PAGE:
World War II has been a staple setting for military shooters for years, dating back to seminal hits like John Carmack's Wolfenstein 3D. But a game that looks at the events of the Holocaust through the eyes of a child isn't something you see very often. In 2008, Luc Bernard made headlines with a title called Imagination is the Only Escape, a proposed Nintendo DS game that saw a young boy escape the horror of the Holocaust through fantasy. Imagination was never released, but five years later Bernard is returning to the idea with a crowdfunding campaign aimed at finally bringing it to market.

The game stars a young boy named Samuel during the Nazi occupation of France in 1942. When things take a turn for the worse during the Vel' d'Hiv roundup, Samuel spends much of his time in a nearby forest, and retreats into his own mind to shield himself from the reality of what's happening. In this fantasy world he befriends a talking fox named Renard who takes him on a series of adventures. Much of the game takes place in this fantasy realm, which Bernard believes will heighten the emotional impact of some of the more powerful scenes that take place in the real world. "Every time reality comes back," he says, "it sort of just slaps you in the face."

"When all the bad things happen, you're going to feel it a lot more."

He likens the gameplay to Telltale's The Walking Dead series — more of a story-driven, interactive experience than a traditional game. But that interactivity is key. "I felt that this was something video games could handle that no other medium could," he says. "In the sense that, when you're watching a film or reading a book, you're passive. Whereas with video games you get to spend hours with this child and control him, and you become more attached to the character. So when all the bad things happen, you're going to feel it a lot more than with passive entertainment."

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While many games are set during the same time period, Bernard's goal with Imagination is to show a different side of the conflict, one that doesn't make the violence entertaining like in Call of Duty. "In my mind it's just a bit disturbing, because you're making a subject like that a game and you're having fun with it," he explains. "While to me the events of war, that's not fun. That's something I wanted to show with this game — war is not fun."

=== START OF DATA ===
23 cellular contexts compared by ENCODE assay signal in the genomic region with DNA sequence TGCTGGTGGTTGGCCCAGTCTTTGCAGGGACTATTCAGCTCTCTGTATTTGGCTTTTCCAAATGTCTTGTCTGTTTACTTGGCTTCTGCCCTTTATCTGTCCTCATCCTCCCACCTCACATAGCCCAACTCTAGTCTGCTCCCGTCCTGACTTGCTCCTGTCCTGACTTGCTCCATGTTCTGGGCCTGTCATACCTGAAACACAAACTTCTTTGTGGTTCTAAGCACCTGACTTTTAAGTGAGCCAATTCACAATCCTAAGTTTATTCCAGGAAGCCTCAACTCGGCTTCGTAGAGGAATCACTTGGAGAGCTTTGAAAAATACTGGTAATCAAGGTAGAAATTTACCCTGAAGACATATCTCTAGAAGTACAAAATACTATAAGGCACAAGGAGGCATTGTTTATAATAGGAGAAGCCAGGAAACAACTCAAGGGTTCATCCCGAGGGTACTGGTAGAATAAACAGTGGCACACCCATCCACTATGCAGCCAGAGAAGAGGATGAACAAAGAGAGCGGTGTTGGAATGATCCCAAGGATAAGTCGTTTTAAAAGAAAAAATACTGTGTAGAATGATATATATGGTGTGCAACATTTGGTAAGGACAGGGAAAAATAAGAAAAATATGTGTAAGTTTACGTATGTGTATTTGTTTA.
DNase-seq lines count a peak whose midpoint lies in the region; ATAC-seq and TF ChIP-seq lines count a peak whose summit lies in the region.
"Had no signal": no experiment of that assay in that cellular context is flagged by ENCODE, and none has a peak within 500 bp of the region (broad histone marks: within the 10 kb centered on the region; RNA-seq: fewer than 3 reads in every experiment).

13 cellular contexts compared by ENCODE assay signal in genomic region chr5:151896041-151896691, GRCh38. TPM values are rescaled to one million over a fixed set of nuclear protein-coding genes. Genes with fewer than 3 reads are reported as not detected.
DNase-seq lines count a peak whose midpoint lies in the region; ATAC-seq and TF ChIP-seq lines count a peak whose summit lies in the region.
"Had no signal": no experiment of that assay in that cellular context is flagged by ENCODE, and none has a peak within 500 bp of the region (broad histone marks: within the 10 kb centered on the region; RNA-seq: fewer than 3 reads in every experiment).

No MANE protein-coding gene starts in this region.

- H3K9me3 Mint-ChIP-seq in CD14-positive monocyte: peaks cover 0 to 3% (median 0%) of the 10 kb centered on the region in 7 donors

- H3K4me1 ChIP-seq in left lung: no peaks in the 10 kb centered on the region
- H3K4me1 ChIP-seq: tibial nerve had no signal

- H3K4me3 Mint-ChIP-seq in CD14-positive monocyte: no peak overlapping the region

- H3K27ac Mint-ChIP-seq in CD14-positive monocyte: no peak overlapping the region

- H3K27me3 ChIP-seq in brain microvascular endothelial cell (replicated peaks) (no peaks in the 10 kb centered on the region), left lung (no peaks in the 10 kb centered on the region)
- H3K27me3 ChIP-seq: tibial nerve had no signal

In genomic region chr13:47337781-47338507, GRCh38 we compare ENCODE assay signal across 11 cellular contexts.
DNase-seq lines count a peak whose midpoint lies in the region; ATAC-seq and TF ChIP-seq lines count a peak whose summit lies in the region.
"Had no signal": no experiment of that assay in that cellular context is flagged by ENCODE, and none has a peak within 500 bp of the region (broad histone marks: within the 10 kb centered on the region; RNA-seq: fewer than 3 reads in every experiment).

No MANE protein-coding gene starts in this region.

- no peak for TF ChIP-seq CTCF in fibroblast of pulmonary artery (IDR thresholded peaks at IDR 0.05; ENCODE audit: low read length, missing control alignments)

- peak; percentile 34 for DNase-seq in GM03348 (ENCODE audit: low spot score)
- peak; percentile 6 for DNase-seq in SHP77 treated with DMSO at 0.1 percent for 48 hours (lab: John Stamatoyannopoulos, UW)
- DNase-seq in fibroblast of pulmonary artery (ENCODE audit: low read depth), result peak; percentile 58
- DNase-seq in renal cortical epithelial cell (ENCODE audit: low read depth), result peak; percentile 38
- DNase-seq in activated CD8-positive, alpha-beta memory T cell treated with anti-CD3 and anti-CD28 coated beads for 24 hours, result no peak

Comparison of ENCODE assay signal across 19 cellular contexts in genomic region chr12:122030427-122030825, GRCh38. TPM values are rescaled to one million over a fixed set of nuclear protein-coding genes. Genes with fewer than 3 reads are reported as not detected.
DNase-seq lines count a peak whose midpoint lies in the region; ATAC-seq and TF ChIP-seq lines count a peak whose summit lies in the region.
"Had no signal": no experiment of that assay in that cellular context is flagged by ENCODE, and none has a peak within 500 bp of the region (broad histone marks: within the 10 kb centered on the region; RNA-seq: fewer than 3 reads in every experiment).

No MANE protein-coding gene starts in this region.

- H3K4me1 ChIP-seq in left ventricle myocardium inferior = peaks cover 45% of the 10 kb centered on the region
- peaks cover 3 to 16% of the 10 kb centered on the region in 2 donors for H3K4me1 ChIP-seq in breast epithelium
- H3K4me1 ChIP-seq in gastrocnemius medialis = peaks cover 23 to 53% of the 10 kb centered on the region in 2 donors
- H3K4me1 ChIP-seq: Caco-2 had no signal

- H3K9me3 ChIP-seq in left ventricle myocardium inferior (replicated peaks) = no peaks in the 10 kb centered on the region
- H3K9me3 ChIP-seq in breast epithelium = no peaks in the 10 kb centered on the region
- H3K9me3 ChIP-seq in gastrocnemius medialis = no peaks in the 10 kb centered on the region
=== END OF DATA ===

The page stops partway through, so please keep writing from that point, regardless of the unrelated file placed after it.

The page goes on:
"That's something I wanted to show with this game — war is not fun."

But while a lot has changed in five years, with blockbuster titles like Bioshock Infinite tackling important subjects like racism, there's still the possibility that people won't readily accept a game about something as sensitive as the Holocaust. Bernard isn't too worried, though. Back in 2008 the game stirred up a fair amount of controversy, thanks in large part to a New York Times article claiming that Nintendo wouldn't allow the game on its platforms because of its subject matter (that turned out not to be the case, as the game's publisher hadn't even begun discussion with Nintendo at the time).

However, according to Bernard, the feedback he received at that time from Jewish and German audiences was largely positive, making him even more confident that this is a game he should make. "If I managed to convince a Holocaust survivor and he's for it, I don't care about the average Bob on the street," he says. "That's the only opinion that I need. Those are the people that I care about."

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The Indiegogo page describes Imagination as a game designed to educate, though Bernard is quick to distance the project from much-maligned educational games. Instead, it's more of a jumping-off point: it won't teach you everything there is to know about the Holocaust, but by telling this one specific story, it will hopefully get players interested in learning more about the subject. "The ideal situation would be that after you play this game, you want to do some research about what actually happened," says Bernard.

"It's about making people feel."

Revisiting the idea in 2013 has a number of advantages, as well. By crowdfunding the game — Bernard is hoping to raise $125,000 to fund development — he can bypass risk-averse publishers, one of the major impediments to its release originally. It's also much easier to get a game on mobile devices or PCs and Macs than it is on something like the DS. Apple may not be the most open when it comes to games that tackle serious subjects — Bernard says he'll release a jailbreak version should the game get banned from the App Store — but there are many more viable venues on which to launch a game like this than there used to be.

Provided funding is secured, the plan is to launch on iOS, Android, Windows, and Mac next year. Imagination is the Only Escape is an experience that's been brewing in the back of Bernard's mind for the last five years, and he seems eager to finally have it in the hands of players. "It's about making people feel," he says. "I want people to feel something with this title. And then once they finish it, to actually think differently."